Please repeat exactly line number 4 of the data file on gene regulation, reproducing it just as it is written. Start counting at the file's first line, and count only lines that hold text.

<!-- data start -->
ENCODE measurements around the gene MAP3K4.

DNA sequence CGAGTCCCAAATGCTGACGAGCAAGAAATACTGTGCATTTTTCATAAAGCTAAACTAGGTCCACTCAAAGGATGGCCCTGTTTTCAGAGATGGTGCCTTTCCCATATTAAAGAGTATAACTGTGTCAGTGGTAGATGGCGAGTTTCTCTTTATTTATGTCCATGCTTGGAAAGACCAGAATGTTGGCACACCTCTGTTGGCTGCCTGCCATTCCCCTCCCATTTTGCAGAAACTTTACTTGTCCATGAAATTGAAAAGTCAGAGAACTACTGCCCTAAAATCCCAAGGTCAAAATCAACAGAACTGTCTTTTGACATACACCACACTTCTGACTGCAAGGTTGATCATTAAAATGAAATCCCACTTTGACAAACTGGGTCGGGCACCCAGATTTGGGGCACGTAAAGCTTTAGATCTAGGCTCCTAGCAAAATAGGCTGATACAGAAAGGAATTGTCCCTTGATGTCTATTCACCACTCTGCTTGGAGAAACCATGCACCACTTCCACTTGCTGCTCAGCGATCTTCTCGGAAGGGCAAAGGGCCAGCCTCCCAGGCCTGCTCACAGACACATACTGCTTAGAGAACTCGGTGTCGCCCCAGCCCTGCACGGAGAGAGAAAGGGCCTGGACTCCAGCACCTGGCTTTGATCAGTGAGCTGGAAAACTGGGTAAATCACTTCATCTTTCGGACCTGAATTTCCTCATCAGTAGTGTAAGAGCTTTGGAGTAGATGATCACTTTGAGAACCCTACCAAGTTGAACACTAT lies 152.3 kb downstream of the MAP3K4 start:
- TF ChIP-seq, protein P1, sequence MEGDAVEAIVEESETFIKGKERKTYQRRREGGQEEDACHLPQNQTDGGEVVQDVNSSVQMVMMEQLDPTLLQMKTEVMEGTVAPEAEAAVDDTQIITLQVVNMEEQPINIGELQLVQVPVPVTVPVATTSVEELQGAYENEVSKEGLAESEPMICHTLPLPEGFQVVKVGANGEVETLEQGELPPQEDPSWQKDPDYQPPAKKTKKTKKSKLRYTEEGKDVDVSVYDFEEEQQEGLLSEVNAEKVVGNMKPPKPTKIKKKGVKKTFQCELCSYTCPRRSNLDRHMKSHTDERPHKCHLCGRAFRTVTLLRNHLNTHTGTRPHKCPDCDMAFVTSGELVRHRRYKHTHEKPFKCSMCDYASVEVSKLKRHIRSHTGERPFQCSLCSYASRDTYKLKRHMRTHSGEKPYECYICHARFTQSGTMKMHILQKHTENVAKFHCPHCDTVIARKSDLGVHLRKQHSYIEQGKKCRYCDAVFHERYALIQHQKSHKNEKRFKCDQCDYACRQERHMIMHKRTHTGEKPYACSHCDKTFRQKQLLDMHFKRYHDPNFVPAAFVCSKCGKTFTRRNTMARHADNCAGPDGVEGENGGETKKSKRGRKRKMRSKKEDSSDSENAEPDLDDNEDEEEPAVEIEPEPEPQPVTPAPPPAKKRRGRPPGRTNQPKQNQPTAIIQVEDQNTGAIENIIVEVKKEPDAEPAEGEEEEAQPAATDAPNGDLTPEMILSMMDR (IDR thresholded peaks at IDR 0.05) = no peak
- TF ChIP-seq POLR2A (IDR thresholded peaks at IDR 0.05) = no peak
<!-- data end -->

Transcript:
- TF ChIP-seq POLR2A (IDR thresholded peaks at IDR 0.05) = no peak